|USS Etlah (AN-79)|
|Career (United States)|
|Name:||USS Etlah (YN-98)|
|Builder:||Commercial Iron Works, Portland, Oregon|
|Reclassified:||AN-79, January 1944|
|Launched:||16 December 1944|
|Sponsored by:||Mrs. Phyllis I. Kane|
|Commissioned:||16 April 1945|
|Decommissioned:||14 March 1947|
|Recommissioned:||10 August 1951|
|Decommissioned:||31 May 1960|
|2 battle stars (Korea)|
|Fate:||Transferred to the Dominican Navy, September 1976|
|Career (Dominican Republic)|
|Type:||Net laying ship|
|Displacement:||785 long tons (798 t)|
|Length:||168 ft 6 in (51.36 m)|
|Beam:||33 ft 10 in (10.31 m)|
|Draft:||10 ft 10 in (3.30 m)|
|Propulsion:||Diesel-electric, 2,500 hp (1,864 kW)|
|Speed:||12 knots (22 km/h; 14 mph)|
• 1 × single 3"/50 caliber gun|
• 6 × single 20 mm AA gun mounts
USS Etlah (YN-98/AN-79) was a Cohoes-class net laying ship built for the United States Navy during World War II. She was commissioned in April 1945 and spent her entire career in the Pacific Ocean. She was decommissioned in March 1947 and placed in reserve. She was recommissioned in August 1951 for Korean War service and remained active until May 1960. She was sold to the Dominican Republic in September 1976 as patrol vessel Cambiaso (P207). By 1994, Cambiaso had been removed from Dominican Navy service and hulked.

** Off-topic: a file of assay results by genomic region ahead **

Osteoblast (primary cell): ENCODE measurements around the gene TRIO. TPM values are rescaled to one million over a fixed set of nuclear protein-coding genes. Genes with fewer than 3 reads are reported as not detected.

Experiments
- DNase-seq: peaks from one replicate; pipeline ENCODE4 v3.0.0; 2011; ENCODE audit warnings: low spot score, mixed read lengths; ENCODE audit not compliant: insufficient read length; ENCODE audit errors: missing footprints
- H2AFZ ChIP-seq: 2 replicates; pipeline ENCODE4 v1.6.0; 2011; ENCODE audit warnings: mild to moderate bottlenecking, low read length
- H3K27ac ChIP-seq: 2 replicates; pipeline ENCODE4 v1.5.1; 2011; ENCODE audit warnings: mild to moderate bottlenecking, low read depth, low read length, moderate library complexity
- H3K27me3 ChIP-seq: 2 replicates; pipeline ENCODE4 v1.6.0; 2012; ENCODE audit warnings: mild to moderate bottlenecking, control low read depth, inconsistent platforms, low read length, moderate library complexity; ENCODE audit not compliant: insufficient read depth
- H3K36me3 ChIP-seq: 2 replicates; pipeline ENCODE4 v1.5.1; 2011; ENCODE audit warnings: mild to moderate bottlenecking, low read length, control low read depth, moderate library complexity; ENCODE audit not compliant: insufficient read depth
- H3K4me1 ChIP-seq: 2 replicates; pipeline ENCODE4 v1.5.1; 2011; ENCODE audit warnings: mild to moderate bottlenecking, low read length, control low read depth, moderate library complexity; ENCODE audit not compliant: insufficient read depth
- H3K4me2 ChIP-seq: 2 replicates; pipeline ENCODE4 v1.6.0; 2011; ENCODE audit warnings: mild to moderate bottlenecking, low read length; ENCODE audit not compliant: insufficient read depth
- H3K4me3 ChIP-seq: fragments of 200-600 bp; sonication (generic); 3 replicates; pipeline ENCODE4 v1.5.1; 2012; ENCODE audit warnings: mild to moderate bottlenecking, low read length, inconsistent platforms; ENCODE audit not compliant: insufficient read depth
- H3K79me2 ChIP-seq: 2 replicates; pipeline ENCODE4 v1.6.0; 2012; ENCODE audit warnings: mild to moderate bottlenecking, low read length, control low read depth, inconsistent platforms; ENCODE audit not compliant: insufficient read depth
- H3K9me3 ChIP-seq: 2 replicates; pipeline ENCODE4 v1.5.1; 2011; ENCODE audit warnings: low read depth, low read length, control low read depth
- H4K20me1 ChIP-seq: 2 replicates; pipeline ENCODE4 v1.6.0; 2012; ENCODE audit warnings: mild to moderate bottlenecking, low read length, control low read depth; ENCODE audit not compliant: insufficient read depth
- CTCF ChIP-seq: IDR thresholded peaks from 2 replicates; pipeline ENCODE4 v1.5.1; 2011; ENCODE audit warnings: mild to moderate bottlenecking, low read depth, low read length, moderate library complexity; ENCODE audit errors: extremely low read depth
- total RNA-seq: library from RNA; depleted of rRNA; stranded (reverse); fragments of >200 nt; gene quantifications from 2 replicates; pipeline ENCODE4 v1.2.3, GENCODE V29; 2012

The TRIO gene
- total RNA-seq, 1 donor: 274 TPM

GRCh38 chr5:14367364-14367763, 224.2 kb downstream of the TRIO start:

Etlah was launched 16 December 1944 by Commercial Iron Works, Portland, Oregon; sponsored by Mrs. Phyllis I. Kane; and commissioned 16 April 1945, Lieutenant H. J. Stenler, USNR, in command. ("Etlah" is apparently a native American Indian word meaning "white lily".)
From 8 June 1945 to 26 November, Etlah sailed out of San Pedro, CA, repairing and maintaining antisubmarine nets, and conducting salvage operations in the 11th Naval District. She then served at the Net Depot, Tiburon, CA, testing experimental equipment and giving salvage service in the Oakland Estuary. Following World War II. In the spring and summer of 1946, Etlah performed a miscellany of service to Joint Task Force 1, conducting atomic weapons tests at Bikini Atoll in "Operation Crossroads". The net tender was overhauled at Bremerton, WA that fall, and on 14 March 1947 was placed out of commission in reserve at Astoria, OR.
Etlah was recommissioned 10 August 1951, and after shakedown training, sailed for Yokosuka, Japan, arriving 24 December. Through the remainder of her naval career, she served in the Far East. During the Korean War, she maintained the nets guarding Tokyo Bay, and worked on the nets at Pusan Harbor and Cheju, Korea. Towing ships and targets off Japan and in the Philippines, launching and recovering radio-controlled drones in gunnery exercises, and serving as target ship for submarines and surface ships were Etlah's usual employment until 16 February 1960, when she sailed from Yokosuka for Pearl Harbor and San Diego, where she was decommissioned 31 May 1960.
Etlah received two battle stars for Korean War service.
- This article incorporates text from the public domain Dictionary of American Naval Fighting Ships. The entry can be found here.
- NavSource Online: Service Ship Photo Archive USS Etlah (AN-79)
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